Medium, the site on which Shirky published this article is a somewhat new ‘publishing platform’ founded by Ev Williams and Biz Stone, who among other things were founders of Twitter. This endeavor is to give writers a longer space (longer than 140 characters) to post articles. They also have writers of their own, and I think Shirky might be writing for them. Their website explains, “Medium is a community of readers and writers offering unique perspectives on ideas large and small.”  If you’re interested in learning more about Medium, you can check out the site here.

Finally, as always, I encourage MillersTime readers to comment, respectfully, on these linked articles directly on my site. Please consider doing so and let others know what you think about Shirky’s view that “There Is No Such Thing as a Protest Vote.”

Ireland: Thru Ellen’s Lens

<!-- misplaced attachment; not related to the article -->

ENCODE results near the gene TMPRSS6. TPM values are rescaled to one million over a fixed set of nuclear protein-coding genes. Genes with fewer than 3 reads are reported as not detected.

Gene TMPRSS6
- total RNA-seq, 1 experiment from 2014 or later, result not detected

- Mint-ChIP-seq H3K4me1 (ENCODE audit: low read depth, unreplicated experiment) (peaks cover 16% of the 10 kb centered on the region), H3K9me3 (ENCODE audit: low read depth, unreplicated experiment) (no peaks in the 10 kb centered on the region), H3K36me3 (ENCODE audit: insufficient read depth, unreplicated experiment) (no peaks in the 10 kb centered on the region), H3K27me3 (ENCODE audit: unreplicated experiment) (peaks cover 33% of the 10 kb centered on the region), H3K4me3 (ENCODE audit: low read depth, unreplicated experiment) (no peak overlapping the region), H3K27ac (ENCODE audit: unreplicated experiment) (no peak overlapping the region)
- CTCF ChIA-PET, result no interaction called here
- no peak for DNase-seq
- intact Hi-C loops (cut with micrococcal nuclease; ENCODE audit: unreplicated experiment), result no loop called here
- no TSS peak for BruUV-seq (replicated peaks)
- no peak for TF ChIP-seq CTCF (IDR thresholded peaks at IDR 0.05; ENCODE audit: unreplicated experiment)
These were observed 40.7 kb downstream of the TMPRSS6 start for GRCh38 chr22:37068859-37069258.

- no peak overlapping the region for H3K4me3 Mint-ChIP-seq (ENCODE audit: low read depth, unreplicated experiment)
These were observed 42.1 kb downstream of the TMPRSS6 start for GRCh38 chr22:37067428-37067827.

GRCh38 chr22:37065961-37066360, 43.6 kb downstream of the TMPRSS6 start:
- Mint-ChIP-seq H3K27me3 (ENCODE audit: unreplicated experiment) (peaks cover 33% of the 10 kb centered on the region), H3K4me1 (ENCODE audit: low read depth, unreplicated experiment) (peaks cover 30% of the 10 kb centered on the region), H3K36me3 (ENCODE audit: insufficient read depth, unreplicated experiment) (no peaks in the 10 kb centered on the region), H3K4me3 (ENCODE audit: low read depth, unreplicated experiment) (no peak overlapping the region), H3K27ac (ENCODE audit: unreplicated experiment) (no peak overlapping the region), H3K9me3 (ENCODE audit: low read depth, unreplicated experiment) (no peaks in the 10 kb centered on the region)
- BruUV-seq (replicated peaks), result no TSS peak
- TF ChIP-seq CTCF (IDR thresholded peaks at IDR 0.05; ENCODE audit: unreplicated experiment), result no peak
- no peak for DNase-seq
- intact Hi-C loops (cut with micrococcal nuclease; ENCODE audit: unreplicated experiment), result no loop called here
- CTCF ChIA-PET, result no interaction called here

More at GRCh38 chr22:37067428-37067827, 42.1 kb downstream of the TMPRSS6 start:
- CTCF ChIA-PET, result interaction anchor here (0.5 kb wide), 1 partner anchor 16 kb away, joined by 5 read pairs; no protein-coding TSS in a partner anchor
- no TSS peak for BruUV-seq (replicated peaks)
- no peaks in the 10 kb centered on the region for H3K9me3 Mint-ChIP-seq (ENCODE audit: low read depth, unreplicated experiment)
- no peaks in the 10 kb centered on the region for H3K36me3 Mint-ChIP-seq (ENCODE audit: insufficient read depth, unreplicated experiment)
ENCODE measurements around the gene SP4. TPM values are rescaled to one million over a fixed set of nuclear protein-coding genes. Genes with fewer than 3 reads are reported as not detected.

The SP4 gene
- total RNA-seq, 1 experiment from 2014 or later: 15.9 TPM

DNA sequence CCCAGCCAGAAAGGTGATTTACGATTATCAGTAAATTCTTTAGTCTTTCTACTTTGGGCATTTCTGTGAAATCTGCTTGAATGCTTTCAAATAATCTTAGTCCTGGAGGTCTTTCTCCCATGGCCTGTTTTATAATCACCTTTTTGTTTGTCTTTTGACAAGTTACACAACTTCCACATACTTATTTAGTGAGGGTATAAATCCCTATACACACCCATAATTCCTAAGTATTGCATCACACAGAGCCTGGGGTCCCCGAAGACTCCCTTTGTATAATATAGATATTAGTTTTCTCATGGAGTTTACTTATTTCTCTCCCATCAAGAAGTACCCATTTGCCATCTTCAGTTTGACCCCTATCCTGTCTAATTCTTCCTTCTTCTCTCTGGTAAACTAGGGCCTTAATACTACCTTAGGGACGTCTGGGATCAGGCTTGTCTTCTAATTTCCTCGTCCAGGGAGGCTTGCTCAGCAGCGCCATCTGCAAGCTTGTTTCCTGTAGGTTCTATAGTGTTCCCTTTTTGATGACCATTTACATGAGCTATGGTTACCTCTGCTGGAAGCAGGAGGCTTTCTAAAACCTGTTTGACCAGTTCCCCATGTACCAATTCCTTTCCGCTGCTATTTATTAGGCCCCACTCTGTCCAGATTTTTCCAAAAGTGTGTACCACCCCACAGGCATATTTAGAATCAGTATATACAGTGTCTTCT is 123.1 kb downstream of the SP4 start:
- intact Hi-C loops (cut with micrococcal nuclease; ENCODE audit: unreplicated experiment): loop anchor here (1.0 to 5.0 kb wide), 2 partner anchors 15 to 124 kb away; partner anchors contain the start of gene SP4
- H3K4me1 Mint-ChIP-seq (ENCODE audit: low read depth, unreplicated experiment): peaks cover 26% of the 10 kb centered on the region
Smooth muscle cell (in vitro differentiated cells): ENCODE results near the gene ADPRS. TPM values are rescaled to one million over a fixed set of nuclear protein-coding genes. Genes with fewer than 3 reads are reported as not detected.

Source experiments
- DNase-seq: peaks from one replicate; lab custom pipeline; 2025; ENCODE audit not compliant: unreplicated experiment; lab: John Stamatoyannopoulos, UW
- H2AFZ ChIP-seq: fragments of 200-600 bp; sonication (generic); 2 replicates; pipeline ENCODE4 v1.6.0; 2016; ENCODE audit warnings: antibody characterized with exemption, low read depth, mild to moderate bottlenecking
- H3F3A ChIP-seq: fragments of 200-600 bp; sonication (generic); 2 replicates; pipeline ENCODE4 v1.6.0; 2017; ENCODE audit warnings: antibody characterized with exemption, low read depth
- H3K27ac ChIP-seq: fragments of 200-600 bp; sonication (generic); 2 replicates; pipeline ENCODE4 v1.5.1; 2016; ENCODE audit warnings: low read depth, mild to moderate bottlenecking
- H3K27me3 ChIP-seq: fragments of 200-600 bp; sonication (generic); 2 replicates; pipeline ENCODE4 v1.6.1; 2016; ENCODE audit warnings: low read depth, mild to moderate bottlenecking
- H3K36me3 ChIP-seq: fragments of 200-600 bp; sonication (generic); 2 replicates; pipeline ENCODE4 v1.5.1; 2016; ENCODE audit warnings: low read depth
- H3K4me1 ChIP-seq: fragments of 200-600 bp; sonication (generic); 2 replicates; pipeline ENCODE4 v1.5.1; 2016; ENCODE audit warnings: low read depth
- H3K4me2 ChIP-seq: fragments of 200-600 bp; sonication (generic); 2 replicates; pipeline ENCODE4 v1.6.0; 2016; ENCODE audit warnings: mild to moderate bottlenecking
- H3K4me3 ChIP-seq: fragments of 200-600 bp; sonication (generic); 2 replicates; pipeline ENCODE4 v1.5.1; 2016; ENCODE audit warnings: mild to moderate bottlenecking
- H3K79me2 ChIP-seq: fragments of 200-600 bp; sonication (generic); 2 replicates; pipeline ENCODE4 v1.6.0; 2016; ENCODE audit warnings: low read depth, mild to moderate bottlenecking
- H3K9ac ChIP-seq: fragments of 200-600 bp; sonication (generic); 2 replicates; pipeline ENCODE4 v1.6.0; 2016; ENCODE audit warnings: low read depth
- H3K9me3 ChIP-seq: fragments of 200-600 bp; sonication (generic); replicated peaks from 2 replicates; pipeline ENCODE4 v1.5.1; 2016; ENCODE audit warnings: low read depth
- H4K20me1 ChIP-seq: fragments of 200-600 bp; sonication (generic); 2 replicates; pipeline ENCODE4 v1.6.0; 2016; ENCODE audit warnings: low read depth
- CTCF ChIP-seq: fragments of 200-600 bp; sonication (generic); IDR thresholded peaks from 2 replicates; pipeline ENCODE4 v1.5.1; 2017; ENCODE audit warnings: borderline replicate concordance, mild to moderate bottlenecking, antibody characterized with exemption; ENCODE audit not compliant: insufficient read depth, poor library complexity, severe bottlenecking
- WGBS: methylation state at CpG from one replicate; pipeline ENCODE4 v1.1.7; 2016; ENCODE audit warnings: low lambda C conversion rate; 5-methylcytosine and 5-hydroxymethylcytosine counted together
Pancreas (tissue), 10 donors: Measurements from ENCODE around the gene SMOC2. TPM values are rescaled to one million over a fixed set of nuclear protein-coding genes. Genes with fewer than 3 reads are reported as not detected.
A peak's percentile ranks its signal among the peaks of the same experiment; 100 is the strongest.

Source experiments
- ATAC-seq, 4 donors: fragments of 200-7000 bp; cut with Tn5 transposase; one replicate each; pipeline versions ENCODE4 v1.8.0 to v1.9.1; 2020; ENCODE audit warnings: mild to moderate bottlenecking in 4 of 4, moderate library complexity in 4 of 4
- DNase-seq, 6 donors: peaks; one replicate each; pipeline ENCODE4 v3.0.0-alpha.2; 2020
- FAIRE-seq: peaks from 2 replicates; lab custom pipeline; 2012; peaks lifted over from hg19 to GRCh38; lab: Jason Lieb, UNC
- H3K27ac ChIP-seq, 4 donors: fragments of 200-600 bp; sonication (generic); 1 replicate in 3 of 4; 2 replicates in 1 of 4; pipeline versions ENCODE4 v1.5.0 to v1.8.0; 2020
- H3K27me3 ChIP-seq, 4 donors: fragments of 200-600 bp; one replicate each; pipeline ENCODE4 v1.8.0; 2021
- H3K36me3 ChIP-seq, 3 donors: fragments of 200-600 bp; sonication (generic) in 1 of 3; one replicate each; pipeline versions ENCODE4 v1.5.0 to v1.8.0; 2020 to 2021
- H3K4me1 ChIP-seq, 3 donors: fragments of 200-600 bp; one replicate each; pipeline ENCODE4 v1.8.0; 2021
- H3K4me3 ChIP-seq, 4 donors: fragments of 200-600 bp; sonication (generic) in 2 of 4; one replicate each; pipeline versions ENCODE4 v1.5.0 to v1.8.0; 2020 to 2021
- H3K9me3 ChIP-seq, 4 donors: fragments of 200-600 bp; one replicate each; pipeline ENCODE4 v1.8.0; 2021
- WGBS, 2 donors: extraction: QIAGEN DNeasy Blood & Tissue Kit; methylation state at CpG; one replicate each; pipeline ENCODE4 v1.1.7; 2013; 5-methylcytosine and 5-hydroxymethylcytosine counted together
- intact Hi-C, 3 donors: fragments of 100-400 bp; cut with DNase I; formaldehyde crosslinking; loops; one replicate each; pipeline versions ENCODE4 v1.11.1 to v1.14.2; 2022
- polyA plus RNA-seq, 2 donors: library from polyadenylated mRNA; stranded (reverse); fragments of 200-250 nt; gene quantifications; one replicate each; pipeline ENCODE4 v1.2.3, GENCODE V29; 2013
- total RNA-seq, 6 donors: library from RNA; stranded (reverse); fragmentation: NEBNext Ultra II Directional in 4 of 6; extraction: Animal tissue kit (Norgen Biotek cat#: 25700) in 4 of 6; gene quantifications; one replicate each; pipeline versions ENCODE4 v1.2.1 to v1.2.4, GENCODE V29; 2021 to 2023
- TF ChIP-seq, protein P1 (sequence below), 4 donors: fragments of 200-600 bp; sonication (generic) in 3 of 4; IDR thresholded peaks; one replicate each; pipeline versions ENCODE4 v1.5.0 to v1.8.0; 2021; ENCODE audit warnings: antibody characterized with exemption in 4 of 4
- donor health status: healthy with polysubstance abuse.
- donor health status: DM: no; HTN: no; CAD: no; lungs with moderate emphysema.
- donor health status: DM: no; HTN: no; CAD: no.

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We recently had the good fortune to spend two weeks driving in Southwest and Western Ireland. The trip included a few days in County Cork with overnights in Cork, Baltimore and on Cape Clear Island. Then we had five wonderful days with our goodireland_map-2 friend David Stang who has spent four or five months a year for the last 30 years at his home in Kenmare, County Kerry. Dave introduced us to both the historical richness of (Southwest) Ireland and to its geographic beauty. We spent most of four days driving with him on the Beara and Dingle Peninsulas and also had the good fortune to visit a diverse number of his Irish friends who gave us insights into their lives and their country.